Developing Leaders in Simulation Education

Sunday, 17 November 2013: 3:25 PM

Janet E. Jackson, MS, RN
Department of Nursing, Bradley University, Peoria, IL
Laura Gonzalez, PhD, ARNP, CNE
College of Nursing, University of Central Florida, Orlando, FL
Mitzi Averette, BSN, RN, CHSE
Health Programs - HTC Bldg, Fayetteville Technical Community College, Fayetteville, NC
Dawn, E. Ferry, MSN, RN, CHSE
Widener University, Chester, PA
Susan C. Winters, PhD, RN, CNE
SIUE Regional Nursing Program, Southern Illinois University Edwardsville, Carbondale, IL

Learning Objective 1: The learner will be able to identify the importance of leadership skills in simulation educators.

Learning Objective 2: The learner will be able to discuss the benefits of participating in a leadership development program.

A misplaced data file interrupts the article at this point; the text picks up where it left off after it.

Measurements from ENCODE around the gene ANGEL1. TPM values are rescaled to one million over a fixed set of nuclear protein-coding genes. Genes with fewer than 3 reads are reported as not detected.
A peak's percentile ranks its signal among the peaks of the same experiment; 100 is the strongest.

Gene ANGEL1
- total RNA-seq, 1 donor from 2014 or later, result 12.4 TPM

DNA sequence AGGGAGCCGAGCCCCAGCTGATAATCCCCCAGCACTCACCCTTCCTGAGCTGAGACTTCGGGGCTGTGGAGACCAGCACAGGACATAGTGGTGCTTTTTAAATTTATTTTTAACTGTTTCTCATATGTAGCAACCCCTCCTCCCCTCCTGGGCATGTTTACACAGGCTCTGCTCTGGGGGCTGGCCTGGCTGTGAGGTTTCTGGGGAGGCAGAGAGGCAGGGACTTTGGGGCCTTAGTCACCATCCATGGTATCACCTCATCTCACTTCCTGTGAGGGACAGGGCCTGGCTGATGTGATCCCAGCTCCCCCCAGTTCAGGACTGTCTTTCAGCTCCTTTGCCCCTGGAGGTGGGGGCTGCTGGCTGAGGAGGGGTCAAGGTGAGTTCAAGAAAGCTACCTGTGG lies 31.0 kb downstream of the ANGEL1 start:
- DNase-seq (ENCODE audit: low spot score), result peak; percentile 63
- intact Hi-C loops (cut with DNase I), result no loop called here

Simulation laboratories are being recognized as an integral component of nursing education. Limited access to clinical sites in regions of the United States has further validated the importance of simulation learning (Jefferies 2008). The learning curve for facilitating simulation and understanding the pedagogy is high. Curricular integration presents challenges related to faculty development, research, and costs (Jefferies 2012). Simulation educators must develop leadership skills to deal with these issues. Participation in the National League for Nursing Leadership Development Program for Simulation Educators provided numerous learning opportunities while enhancing leadership and teaching skills related to implementing a successful simulation program. Twenty educators from around the country were selected through a competitive process to participate in this year long program. Participants examined issues related to administrative roles and management of simulation programs by analyzing key issues in the integration of simulation in nursing education, synthesizing and identifying gaps in research, and discussing initiatives of major organizations. Participants visited and evaluated the design and operation of simulation centers throughout the country and exchanged ideas at conferences, in webinars and in group discussions that focused on leadership development, career development, and current research. Small groups were formed that developed projects related to faculty development, interprofessional education, and simulation research. Over the year, educators developed a 3-Year Leadership Career Trajectory related to teaching, professional service, and the scholarship of teaching and learning. All of this was accomplished while networking with experts, educators, and vendors in simulation. This model for leadership development has provided partnerships that will continue to enhance the leadership development of these simulation educators, while allowing for the cross pollination of ideas. In turn, students will be able to learn in an enriched environment, where they can practice clinical decision making and provide safe care (Cronenwett et al. 2007, Ironsides et al. 2009).